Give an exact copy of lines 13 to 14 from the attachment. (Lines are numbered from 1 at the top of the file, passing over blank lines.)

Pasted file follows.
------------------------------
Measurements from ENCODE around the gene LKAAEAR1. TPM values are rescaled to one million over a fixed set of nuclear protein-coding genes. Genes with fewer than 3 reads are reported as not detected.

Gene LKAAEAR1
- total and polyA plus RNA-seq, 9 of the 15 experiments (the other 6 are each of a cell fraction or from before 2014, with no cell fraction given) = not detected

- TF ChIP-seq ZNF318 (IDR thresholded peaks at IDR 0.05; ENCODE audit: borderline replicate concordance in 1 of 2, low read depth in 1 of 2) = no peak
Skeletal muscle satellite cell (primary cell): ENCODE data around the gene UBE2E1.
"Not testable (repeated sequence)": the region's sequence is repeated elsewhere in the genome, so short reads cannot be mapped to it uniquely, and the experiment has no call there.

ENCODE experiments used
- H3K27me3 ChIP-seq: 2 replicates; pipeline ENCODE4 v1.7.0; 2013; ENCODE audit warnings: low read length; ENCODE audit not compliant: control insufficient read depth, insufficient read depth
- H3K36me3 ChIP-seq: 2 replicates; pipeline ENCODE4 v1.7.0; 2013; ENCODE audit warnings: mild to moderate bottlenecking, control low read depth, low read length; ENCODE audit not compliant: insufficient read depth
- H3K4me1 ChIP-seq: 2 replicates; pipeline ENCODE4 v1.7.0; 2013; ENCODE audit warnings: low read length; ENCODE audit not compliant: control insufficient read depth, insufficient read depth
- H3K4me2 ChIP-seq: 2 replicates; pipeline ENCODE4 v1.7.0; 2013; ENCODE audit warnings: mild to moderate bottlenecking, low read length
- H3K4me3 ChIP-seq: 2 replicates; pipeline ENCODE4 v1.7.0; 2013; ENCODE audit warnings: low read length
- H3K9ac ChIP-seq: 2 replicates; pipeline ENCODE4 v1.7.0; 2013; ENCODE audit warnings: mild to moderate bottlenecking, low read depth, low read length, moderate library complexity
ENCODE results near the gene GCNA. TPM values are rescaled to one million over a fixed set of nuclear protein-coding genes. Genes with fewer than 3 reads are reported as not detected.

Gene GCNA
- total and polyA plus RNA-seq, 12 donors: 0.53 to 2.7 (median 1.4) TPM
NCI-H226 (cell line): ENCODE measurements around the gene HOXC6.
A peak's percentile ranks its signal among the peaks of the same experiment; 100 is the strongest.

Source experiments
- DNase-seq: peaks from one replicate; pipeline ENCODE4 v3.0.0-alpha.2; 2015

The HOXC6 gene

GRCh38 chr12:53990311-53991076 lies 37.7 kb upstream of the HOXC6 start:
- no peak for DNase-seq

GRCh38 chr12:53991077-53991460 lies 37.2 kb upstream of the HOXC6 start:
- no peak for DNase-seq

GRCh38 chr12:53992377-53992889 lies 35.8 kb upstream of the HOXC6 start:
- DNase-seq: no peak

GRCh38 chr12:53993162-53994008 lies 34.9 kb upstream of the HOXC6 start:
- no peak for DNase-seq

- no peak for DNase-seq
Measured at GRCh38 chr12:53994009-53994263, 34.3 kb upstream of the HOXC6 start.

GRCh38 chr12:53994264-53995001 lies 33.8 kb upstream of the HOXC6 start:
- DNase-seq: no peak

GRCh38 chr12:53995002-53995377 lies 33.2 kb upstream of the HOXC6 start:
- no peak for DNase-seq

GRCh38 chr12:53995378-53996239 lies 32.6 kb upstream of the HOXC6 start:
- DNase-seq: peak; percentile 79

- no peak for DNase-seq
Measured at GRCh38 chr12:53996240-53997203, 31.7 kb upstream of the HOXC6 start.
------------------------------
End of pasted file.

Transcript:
- H3K9ac ChIP-seq: 2 replicates; pipeline ENCODE4 v1.7.0; 2013; ENCODE audit warnings: mild to moderate bottlenecking, low read depth, low read length, moderate library complexity
ENCODE results near the gene GCNA. TPM values are rescaled to one million over a fixed set of nuclear protein-coding genes. Genes with fewer than 3 reads are reported as not detected.